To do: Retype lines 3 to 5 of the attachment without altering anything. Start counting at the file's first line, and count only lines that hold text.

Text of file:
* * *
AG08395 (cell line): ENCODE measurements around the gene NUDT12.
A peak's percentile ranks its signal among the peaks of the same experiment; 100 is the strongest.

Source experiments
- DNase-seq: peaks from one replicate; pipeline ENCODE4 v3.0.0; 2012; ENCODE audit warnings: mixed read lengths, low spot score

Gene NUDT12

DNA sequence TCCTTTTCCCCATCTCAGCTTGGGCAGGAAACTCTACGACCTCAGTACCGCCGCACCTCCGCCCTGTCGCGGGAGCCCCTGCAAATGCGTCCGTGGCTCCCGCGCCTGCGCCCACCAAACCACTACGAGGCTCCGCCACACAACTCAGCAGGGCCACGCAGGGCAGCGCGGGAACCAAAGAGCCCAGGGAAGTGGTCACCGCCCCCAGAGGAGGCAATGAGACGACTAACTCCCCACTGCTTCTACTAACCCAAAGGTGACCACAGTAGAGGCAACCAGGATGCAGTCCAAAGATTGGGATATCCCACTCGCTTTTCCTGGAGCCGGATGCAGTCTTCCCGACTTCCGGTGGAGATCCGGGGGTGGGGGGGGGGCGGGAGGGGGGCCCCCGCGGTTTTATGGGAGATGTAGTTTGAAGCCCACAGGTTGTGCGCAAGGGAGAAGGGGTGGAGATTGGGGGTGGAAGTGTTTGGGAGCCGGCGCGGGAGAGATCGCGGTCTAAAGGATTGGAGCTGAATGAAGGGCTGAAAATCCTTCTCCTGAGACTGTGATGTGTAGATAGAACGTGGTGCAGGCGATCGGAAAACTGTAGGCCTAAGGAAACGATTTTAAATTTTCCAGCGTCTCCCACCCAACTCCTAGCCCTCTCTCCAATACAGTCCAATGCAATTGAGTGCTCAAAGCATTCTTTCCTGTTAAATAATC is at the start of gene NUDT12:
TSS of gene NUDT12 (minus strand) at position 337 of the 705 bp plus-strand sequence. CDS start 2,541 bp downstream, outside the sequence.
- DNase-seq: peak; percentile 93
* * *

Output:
Source experiments
- DNase-seq: peaks from one replicate; pipeline ENCODE4 v3.0.0; 2012; ENCODE audit warnings: mixed read lengths, low spot score

Gene NUDT12